But, it does not have to be all sour grapes. Fathers can be awarded custody if they can show that it is in the best interest of the child. 

Say the mother struggles with mental health issues or a drug/alcohol addiction. The father's chances of winning custody would go up significantly. 

Sometimes, custody can be decided by what is in the best interest of the child. That can be as simple as having the most minimal disruption of the child's life possible. 

So, if a father can stay in the area that the child has their school and friends, and the mother has to move farther away for maybe a job, family, or financial reasons, that could improve the father's chances of winning. 

Child Custody Mediation 

This is how most child custody cases are handled. In fact, only 3% of them even make it to court, while about 16% go through mediation of some sort. 

Mediation can be done by a mediator, or even a lawyer or lawyers. It is a process by which parents can work together with a third party to come to an agreement about child custody. 

It is advisable to go into this with a plan for child custody that you are willing to take and to be prepared. Maybe you are fortunate enough to be in a situation where you and your partner are on good enough terms to have some talks before you even walk in. 

This is similar to a business negotiation where all parties need to feel satisfied. However, the most important thing is what is best for your child.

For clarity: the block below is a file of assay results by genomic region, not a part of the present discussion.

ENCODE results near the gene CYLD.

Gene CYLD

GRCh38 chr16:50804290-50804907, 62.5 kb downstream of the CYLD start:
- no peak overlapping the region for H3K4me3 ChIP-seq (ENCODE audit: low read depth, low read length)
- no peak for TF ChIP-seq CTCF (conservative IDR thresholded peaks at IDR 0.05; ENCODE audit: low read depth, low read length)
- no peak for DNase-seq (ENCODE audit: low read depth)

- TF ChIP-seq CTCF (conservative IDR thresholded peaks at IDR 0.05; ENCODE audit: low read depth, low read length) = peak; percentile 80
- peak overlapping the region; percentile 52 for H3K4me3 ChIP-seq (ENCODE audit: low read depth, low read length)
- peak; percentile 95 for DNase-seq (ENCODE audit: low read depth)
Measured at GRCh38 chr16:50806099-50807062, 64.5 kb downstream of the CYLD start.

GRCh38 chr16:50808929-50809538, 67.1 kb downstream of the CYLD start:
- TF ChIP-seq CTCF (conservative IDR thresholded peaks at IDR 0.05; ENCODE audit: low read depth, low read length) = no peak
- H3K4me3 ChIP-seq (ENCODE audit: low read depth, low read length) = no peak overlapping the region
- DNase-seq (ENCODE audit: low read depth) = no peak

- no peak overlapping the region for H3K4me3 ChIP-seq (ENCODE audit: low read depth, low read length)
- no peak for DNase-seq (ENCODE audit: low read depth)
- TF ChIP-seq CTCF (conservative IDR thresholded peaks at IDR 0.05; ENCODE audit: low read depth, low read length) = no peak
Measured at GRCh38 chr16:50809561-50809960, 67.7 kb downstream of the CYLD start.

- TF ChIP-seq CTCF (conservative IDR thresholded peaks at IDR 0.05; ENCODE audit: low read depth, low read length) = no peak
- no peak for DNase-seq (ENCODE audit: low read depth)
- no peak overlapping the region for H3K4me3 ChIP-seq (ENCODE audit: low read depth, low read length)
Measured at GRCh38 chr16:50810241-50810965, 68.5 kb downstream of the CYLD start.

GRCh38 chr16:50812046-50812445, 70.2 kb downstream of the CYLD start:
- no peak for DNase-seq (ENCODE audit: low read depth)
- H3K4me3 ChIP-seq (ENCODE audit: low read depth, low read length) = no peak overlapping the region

Do I Need a Lawyer For Custody Mediation?

The truth is, it depends on what kinds of terms you are on with your partner. It also depends on how agreeable you think your partner is. 

If you have any doubt that your partner is not willing to cooperate without it turning into a battle, it may be best to have a lawyer present during the mediation for legal guidance. 

How Does Child Support Work for 50 50 Custody? 

If you are in a 50 50 custody or joint custody situation, you may not be thinking child support could come into play. 

There is still a possibility it might, even in this custody arrangement. Obviously, the main factor is the income of both parents. 

If one parent makes significantly more than the other, that parent may have to pay child support. This can be especially true when one of the parents was a stay-at-home parent before the separation. 

Be Prepared With Child Custody 

Before you dive into this legal mediation or even battle, you need to make sure you are prepared for everything that may come at you during this process. 

If you are preparing to enter a child custody case, contact us in order to get the right legal counsel and legal guidance for your specific situation. 

Please note the contents of this post is information only and not legal advice. 
If you require legal advice it is best to contact one of our lawyers who can review your particular circumstances and then provide tailored advice according to your needs.

RELATED ARTICLES

Copyright © 2021 Koolik & Associates Lawyers. Website Powered by Oncord